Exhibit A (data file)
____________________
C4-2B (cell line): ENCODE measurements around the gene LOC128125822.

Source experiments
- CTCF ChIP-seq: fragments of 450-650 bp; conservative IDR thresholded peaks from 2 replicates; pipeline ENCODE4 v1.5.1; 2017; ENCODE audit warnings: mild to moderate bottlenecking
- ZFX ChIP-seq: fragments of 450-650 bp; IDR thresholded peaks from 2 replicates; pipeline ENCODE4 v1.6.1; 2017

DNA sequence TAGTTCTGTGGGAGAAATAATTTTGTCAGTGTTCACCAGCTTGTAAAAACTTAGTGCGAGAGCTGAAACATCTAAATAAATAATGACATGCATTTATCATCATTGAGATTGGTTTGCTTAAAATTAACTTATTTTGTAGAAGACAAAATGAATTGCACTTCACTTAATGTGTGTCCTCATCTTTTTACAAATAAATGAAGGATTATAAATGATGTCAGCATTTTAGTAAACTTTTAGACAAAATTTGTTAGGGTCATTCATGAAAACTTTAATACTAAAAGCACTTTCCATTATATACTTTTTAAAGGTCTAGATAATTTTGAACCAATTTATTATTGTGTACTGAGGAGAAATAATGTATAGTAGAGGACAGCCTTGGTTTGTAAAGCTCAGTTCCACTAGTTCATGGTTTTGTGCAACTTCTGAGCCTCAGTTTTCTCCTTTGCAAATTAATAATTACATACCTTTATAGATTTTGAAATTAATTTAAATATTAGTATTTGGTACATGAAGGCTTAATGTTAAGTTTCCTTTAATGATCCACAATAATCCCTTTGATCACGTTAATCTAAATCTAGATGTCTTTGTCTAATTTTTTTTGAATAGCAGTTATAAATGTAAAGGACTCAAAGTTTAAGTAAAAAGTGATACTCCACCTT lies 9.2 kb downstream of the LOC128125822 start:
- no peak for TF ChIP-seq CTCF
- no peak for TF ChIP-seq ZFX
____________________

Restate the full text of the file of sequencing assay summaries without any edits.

C4-2B (cell line): ENCODE measurements around the gene LOC128125822.

Source experiments
- CTCF ChIP-seq: fragments of 450-650 bp; conservative IDR thresholded peaks from 2 replicates; pipeline ENCODE4 v1.5.1; 2017; ENCODE audit warnings: mild to moderate bottlenecking
- ZFX ChIP-seq: fragments of 450-650 bp; IDR thresholded peaks from 2 replicates; pipeline ENCODE4 v1.6.1; 2017

DNA sequence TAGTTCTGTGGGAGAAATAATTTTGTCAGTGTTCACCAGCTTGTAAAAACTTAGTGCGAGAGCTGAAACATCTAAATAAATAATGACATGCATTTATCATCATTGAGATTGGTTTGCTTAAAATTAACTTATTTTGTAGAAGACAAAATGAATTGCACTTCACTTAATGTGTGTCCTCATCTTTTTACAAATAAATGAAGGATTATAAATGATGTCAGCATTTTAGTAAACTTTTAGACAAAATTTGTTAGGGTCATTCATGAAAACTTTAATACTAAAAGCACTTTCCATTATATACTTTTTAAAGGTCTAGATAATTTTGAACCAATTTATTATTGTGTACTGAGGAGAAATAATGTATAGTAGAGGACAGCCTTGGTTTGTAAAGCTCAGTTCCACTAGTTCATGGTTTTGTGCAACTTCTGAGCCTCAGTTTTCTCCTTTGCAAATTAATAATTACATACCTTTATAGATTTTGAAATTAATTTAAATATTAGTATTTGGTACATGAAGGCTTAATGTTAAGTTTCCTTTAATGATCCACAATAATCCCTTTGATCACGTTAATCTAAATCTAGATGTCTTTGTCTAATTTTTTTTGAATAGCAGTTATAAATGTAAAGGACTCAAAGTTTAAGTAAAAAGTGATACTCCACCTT lies 9.2 kb downstream of the LOC128125822 start:
- no peak for TF ChIP-seq CTCF
- no peak for TF ChIP-seq ZFX